Right to Umake
Thursday, October 5
As technological platforms have become more powerful, our ability to deconstruct them has weakened. The Digital Millennium Copyright Act criminalizes farmers who disassemble tractors, hip-hop artists who sample vintage songs, and museum conservators who decompile obsolete software.
Store shelves over the last fifty years have likewise undergone a decline in toys that leave play to the imagination, as branded franchises with predetermined narratives like Frozen and Star Wars have crowded out open-ended playthings like generic dolls and chemistry sets.
Lego is one of the few toy companies to survive this encroachment with its reputation for exploratory play intact, yet its plastic bricks are increasingly boxed with instructions to build a single vehicle or building–a trend even more pronounced in competitors like Megablocks, whose specialized parts cannot be used to build anything else. Toys that discourage unmaking teach kids that being creative means following instructions.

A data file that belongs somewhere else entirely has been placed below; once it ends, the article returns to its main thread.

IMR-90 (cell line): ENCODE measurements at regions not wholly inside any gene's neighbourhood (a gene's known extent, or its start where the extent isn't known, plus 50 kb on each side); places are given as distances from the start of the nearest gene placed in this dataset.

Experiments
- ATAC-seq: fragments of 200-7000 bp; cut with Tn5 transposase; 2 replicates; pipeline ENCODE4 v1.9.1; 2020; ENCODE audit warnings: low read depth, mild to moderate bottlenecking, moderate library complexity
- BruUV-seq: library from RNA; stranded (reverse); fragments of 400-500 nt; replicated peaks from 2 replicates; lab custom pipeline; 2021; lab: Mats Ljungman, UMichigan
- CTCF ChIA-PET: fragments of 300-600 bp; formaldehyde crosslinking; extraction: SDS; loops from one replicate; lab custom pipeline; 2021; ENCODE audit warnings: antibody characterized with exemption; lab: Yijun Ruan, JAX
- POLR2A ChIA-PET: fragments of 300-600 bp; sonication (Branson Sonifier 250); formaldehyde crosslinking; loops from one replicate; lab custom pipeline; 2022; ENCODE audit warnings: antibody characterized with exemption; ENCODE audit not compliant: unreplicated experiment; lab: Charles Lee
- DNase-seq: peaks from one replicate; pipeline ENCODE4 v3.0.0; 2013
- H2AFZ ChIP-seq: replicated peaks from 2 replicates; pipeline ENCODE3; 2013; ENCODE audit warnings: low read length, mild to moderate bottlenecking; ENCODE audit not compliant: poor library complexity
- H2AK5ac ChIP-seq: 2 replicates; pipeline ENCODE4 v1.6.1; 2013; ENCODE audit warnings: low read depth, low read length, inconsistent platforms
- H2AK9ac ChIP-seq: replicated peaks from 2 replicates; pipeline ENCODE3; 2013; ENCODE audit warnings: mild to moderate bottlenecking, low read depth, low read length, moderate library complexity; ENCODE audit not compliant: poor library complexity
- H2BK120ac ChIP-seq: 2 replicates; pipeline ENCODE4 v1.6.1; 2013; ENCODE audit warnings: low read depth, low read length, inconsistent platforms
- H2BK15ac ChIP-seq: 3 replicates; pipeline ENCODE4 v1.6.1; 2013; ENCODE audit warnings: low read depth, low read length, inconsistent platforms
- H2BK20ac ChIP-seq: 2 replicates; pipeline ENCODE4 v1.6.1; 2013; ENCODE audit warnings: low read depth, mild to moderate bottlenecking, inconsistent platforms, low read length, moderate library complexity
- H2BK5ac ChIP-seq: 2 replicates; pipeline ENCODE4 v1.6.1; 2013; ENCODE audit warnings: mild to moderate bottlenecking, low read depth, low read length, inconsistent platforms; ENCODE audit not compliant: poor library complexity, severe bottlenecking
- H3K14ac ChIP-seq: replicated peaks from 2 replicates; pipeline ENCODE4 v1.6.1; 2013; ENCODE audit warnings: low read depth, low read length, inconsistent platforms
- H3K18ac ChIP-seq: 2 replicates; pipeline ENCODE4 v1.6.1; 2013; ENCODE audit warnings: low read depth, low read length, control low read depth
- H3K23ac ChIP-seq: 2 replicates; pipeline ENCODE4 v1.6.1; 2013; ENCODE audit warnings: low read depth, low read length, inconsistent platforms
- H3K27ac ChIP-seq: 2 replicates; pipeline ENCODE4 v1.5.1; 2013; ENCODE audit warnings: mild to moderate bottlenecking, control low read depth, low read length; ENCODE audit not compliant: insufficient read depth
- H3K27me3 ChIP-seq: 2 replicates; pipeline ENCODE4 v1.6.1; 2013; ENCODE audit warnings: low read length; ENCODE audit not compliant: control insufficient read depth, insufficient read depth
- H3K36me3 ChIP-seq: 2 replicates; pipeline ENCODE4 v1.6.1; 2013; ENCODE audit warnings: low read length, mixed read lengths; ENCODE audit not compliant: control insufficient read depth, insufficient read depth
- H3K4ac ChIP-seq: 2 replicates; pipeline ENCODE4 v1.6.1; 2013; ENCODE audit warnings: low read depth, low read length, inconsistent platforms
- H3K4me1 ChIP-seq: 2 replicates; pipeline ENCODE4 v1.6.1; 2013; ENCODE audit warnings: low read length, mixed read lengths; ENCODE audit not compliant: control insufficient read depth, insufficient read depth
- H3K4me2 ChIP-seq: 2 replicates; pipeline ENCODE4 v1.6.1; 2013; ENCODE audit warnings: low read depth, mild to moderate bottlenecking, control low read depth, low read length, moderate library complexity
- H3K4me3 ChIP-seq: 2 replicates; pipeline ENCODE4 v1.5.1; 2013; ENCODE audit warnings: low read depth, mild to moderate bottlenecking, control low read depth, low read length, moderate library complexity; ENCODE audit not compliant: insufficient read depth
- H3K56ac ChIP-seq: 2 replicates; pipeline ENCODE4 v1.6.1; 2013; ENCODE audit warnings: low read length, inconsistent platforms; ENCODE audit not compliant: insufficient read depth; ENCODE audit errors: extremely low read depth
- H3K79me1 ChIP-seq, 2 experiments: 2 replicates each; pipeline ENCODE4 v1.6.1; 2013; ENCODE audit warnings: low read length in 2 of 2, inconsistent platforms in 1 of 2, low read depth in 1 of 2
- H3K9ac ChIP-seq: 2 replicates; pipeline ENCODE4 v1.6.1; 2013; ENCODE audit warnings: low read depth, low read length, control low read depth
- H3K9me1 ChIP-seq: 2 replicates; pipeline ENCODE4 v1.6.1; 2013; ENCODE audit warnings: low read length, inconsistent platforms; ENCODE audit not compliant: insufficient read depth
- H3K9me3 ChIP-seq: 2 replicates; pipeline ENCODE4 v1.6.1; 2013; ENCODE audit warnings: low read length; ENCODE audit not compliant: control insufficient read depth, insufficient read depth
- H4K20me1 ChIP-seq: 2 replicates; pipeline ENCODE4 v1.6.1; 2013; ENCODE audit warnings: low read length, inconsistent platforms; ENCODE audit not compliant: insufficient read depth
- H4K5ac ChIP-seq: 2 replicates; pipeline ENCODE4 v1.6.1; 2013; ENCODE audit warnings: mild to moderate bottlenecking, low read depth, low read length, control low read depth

Operating in contrast to the decline of hackability in today’s app and toy stores is a spectrum of creators who are decidedly not following instructions. Some hack systems without permission, like those who modify or “speedrun” Super Mario. Other artists exploit the openness of “toy” platforms like Minecraft or design microcontrollers like Arduino explicitly for hacking.
This panel invites artist and scholars to interrogate the often contradictory narratives surrounding makers and unmakers of products and platforms marketed as creative media. Depending on proposals received for the panel, its organizers may structure the discussion according to an aleatoric dynamic consistent with the theme of Lego-like creativity.
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